The Silicon Review
Emotional and mental health is important because it’s a vital part of your life and impacts your thoughts, behaviors and emotions. Being healthy emotionally can promote productivity and effectiveness in activities like work, school or caregiving. It plays an important part in the health of your relationships, and allows you to adapt to changes in your life and cope with adversity. Mental health is integral to living a healthy, balanced life. Mental health is important at every stage of life, from childhood and adolescence through adulthood.
Oxford VR is a spin-out from Oxford University built on two decades of research and innovation by Professor Daniel Freeman. The company’s focus is on developing evidence-based automated VR therapy to treat mental health conditions with significant impact on patients, the health system and wider economy. By combining ground breaking research and cutting-edge immersive VR therapy, the company can provide millions of individuals with high-quality mental health treatment which users report is fun and enjoyable to do, and is also faster and more effective than traditional treatments and can be delivered at a significantly lower cost to health providers.
How they help
The company develops psychological interventions based on proven treatment protocols and deliver them using immersive technology. The treatments are automated and use a virtual coach to enable greater access to cost-effective and high-quality therapy. In VR it can create powerful simulations of the scenarios in which psychological difficulties occur. Averaging at just two hours of treatment, the company’s immersive therapy has been proven to be successful in reducing patient’s fears by 68%. So far, they have completed programs to treat fear of heights and boost social engagement. Looking forward, work is underway to tackle the full range of psychological disorders, particularly those that are most complex, costly and debilitating.
How their therapeutic approach works
The company builds treatments using state of the art immersive technology. It knows that the most effective treatments are active: patients go into the situations they find difficult and practise more helpful ways of thinking and behaving. This is often impractical in face-to-face therapy, but easily done in VR. It takes a cognitive therapy approach, basing therapeutic techniques on a tested theoretical model of each problem. The automated therapy is therefore tailored for each condition, with its efficacy demonstrated in clinical trials.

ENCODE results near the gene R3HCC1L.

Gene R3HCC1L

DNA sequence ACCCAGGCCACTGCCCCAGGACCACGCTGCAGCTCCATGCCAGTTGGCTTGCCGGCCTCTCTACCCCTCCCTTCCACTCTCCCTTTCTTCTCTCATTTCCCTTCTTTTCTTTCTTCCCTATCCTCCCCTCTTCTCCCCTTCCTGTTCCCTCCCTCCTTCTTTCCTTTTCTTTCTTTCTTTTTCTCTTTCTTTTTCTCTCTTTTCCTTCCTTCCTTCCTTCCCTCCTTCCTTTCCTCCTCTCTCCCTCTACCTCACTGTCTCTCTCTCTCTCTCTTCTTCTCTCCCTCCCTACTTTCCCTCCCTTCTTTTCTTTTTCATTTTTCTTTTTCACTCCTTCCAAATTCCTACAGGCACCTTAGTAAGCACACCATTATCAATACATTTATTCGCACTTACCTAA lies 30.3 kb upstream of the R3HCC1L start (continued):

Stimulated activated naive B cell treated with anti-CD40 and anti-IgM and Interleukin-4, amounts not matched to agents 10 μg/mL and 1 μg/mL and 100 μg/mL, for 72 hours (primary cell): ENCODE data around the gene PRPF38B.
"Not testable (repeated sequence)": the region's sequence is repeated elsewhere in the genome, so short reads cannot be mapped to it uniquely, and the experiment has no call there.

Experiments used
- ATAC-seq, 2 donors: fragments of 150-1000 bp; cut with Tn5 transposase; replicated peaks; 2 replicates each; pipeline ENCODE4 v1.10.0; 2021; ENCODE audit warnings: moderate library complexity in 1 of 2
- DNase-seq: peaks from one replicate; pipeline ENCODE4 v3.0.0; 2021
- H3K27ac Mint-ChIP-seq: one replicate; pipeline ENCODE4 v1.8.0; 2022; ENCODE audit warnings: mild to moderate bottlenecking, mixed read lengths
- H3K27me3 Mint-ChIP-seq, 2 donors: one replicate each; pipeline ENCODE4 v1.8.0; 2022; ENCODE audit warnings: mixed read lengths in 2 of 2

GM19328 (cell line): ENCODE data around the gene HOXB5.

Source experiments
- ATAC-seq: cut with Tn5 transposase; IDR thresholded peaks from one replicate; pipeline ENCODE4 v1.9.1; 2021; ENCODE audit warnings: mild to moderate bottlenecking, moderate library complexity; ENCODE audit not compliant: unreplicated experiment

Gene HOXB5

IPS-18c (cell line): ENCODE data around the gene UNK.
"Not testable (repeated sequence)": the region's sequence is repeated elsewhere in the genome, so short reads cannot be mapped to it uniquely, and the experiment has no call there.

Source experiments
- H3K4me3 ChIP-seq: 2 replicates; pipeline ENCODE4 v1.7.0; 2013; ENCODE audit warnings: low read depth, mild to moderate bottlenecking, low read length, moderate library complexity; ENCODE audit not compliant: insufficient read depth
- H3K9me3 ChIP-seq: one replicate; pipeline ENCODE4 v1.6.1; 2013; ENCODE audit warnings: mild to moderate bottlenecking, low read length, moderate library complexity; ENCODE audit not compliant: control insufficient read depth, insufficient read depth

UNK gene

OVR therapy is automated using a virtual coach for therapy delivery, standardising clinical excellence and adherence to protocol with genuine ease of use.
Experience on demand
In VR it can create powerful simulations of the scenarios in which psychological difficulties occur, providing a safe space to try new behaviour.
Learning that translates
Despite a simulated environment, the mind and body behave as if it were real. This means that the lessons learned in VR transfer into everyday life
Problems they are tackling with their solutions
Fear of heights
Fear of heights is a significant clinical problem, estimated to affect 3-5% of the population. Averaging at just two hours of treatment time, our immersive therapy has been proven to be successful in reducing patients’ fears by an average of 68%, demonstrating the huge potential of auotmated VR treatments. In the VR program to tackle fear of heights, therapy is delivered by a computer-generated virtual coach using protocoled, evidence-based cognitive behavioural therapy (CBT). The ground-breaking VR therapy is now available in the UK to NHS patients through the NHS IAPT service (Improving Access to Psychological Therapies).
The social engagement program has been developed to help people feel safer and more confident in social situations. During the therapy, users are guided by a virtual coach through a graded series of tasks in environments that reflect everyday situations. The immersive VR technology allows the user to experience situations they find troubling in a safe and controlled environment. By completing the tasks, users learn that they can cope in situations and the results transfer to the real world. The social engagement program implements proven, evidence-based psychological techniques.
Psychosis is a serious mental health disorder which can affect individuals’ thoughts, feelings and behaviours. Led by the University of Oxford and Oxford Health NHS Foundation Trust, the company is an integral collaborator in gameChange, a £4 million project funded by the UK National Institute of Health Research (NIHR).
gameChange comprises of three main stages. First is the design and development of the VR treatment. Oxford VR will produce a six-session automated treatment that’s easy to use, engaging, and right for patient needs. Stage two is a large multi-centre clinical trial in NHS trusts across the UK to demonstrate the benefits of the VR treatment. The third part of the project is the implementation package and roadmap to roll out the treatment across the NHS.
Meet the CEO, Barnaby Perks
Barnaby joined Oxford VR as Founding CEO in March 2018 to lead the company’s commercial and technical development. Barnaby has some of the most extensive experience in creating value from digital technology in mental health conditions, having spent the previous seven years as Founding CEO of Cambridge -based Ieso Digital Health. He built the company from its initial clinical trial into the UK’s leading provider of live online cognitive behavioural therapy, delivering evidence-based mental health therapy services in multiple NHS contracts and also to Medicaid patients in the US. Barnaby holds a degree in Mechanical Engineering and Economics and an MSc in Biomedical Engineering, both from the University of Dundee.